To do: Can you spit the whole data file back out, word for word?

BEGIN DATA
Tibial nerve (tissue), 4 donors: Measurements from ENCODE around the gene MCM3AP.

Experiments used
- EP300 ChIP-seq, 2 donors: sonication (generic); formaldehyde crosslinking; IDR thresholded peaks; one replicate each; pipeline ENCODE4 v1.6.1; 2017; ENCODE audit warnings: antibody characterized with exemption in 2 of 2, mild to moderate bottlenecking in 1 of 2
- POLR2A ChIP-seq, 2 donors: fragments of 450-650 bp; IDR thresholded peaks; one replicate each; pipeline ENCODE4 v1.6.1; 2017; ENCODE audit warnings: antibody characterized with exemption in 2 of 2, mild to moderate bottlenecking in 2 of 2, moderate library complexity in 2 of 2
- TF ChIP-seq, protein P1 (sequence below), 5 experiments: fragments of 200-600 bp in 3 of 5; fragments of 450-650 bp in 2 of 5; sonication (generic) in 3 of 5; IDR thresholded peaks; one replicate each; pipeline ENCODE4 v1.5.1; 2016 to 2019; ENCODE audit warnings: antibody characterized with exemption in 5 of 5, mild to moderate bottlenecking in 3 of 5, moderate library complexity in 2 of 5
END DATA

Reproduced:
Tibial nerve (tissue), 4 donors: Measurements from ENCODE around the gene MCM3AP.

Experiments used
- EP300 ChIP-seq, 2 donors: sonication (generic); formaldehyde crosslinking; IDR thresholded peaks; one replicate each; pipeline ENCODE4 v1.6.1; 2017; ENCODE audit warnings: antibody characterized with exemption in 2 of 2, mild to moderate bottlenecking in 1 of 2
- POLR2A ChIP-seq, 2 donors: fragments of 450-650 bp; IDR thresholded peaks; one replicate each; pipeline ENCODE4 v1.6.1; 2017; ENCODE audit warnings: antibody characterized with exemption in 2 of 2, mild to moderate bottlenecking in 2 of 2, moderate library complexity in 2 of 2
- TF ChIP-seq, protein P1 (sequence below), 5 experiments: fragments of 200-600 bp in 3 of 5; fragments of 450-650 bp in 2 of 5; sonication (generic) in 3 of 5; IDR thresholded peaks; one replicate each; pipeline ENCODE4 v1.5.1; 2016 to 2019; ENCODE audit warnings: antibody characterized with exemption in 5 of 5, mild to moderate bottlenecking in 3 of 5, moderate library complexity in 2 of 5